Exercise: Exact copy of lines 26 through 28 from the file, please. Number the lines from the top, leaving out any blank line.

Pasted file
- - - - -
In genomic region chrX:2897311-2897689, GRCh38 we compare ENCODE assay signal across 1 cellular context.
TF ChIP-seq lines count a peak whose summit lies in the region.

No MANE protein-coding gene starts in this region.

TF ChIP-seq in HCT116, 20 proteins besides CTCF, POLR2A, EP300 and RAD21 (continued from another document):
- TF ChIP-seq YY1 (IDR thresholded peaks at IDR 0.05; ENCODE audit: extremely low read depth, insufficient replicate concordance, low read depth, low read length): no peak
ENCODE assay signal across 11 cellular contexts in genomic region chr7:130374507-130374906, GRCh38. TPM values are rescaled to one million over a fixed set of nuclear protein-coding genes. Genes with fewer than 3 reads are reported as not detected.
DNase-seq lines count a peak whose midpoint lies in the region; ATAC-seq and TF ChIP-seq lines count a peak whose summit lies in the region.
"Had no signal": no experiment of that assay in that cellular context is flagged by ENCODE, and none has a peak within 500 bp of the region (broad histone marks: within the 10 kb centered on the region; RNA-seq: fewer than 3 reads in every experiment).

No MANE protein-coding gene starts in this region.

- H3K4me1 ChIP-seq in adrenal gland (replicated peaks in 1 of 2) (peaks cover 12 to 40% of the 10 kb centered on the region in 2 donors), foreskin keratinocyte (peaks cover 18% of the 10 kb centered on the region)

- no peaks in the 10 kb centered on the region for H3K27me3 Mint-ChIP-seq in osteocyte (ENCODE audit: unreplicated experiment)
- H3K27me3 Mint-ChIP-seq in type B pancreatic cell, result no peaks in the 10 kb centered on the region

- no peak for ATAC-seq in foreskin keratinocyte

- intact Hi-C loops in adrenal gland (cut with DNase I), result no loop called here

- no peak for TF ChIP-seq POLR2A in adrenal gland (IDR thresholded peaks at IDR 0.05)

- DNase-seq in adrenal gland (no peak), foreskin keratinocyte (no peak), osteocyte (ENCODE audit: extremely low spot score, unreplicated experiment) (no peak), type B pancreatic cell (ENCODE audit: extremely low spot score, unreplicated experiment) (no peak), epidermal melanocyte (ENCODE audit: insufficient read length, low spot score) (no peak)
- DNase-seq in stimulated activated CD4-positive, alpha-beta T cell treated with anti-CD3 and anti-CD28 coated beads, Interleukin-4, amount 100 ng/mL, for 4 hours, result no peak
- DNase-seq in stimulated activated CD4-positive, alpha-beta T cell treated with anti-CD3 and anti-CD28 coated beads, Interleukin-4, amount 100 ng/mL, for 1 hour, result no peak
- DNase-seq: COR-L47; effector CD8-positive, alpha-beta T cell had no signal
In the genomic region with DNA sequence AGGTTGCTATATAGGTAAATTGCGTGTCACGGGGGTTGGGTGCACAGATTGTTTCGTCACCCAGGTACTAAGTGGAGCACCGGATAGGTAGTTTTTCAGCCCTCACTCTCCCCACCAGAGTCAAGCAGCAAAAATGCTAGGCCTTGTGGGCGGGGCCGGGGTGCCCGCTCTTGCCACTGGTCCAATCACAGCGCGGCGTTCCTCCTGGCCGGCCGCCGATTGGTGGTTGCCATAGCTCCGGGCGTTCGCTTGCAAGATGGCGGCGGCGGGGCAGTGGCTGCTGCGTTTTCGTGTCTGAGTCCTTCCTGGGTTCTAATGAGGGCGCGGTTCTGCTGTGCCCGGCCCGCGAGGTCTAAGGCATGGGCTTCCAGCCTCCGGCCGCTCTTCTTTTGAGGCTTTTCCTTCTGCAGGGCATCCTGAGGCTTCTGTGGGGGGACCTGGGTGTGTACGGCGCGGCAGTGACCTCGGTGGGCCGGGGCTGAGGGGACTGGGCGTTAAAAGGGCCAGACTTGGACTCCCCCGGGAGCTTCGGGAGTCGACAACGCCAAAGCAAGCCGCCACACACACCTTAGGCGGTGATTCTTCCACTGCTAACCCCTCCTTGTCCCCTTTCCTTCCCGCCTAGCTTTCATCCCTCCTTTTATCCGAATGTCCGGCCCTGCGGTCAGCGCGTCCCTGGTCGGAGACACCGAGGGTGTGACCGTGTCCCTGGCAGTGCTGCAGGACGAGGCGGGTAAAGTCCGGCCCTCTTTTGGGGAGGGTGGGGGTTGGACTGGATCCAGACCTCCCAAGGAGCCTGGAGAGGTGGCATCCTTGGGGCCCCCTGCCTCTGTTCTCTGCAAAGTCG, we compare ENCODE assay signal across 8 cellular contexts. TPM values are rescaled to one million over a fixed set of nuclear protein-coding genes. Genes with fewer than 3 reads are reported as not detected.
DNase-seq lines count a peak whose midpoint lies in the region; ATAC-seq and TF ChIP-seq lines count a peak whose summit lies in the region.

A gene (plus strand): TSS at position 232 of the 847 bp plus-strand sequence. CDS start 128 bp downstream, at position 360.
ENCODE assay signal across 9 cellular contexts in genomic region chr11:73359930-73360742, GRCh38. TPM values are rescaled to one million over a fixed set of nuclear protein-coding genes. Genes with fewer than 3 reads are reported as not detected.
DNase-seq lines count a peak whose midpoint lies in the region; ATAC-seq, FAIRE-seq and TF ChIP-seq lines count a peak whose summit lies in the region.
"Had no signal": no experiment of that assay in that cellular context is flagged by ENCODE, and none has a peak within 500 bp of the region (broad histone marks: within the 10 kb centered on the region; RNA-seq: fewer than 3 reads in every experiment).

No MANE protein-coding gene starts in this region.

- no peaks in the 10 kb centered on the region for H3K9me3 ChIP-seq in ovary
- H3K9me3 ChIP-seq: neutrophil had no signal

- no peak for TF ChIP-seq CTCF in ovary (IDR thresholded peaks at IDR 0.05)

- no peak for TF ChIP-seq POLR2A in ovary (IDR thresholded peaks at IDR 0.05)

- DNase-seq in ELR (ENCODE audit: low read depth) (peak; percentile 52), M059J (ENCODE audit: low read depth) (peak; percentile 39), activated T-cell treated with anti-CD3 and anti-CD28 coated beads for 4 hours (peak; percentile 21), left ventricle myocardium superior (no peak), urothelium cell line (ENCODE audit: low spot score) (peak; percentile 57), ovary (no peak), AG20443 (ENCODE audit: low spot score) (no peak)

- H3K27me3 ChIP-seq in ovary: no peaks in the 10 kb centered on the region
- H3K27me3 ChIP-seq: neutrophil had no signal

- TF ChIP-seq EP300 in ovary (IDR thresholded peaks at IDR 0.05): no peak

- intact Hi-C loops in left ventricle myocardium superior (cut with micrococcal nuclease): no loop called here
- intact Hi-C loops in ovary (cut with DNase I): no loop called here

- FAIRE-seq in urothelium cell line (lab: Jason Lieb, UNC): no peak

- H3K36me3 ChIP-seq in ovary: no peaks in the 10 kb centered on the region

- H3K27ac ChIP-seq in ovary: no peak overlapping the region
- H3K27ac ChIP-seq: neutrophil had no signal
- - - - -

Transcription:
No MANE protein-coding gene starts in this region.

- no peaks in the 10 kb centered on the region for H3K9me3 ChIP-seq in ovary
- H3K9me3 ChIP-seq: neutrophil had no signal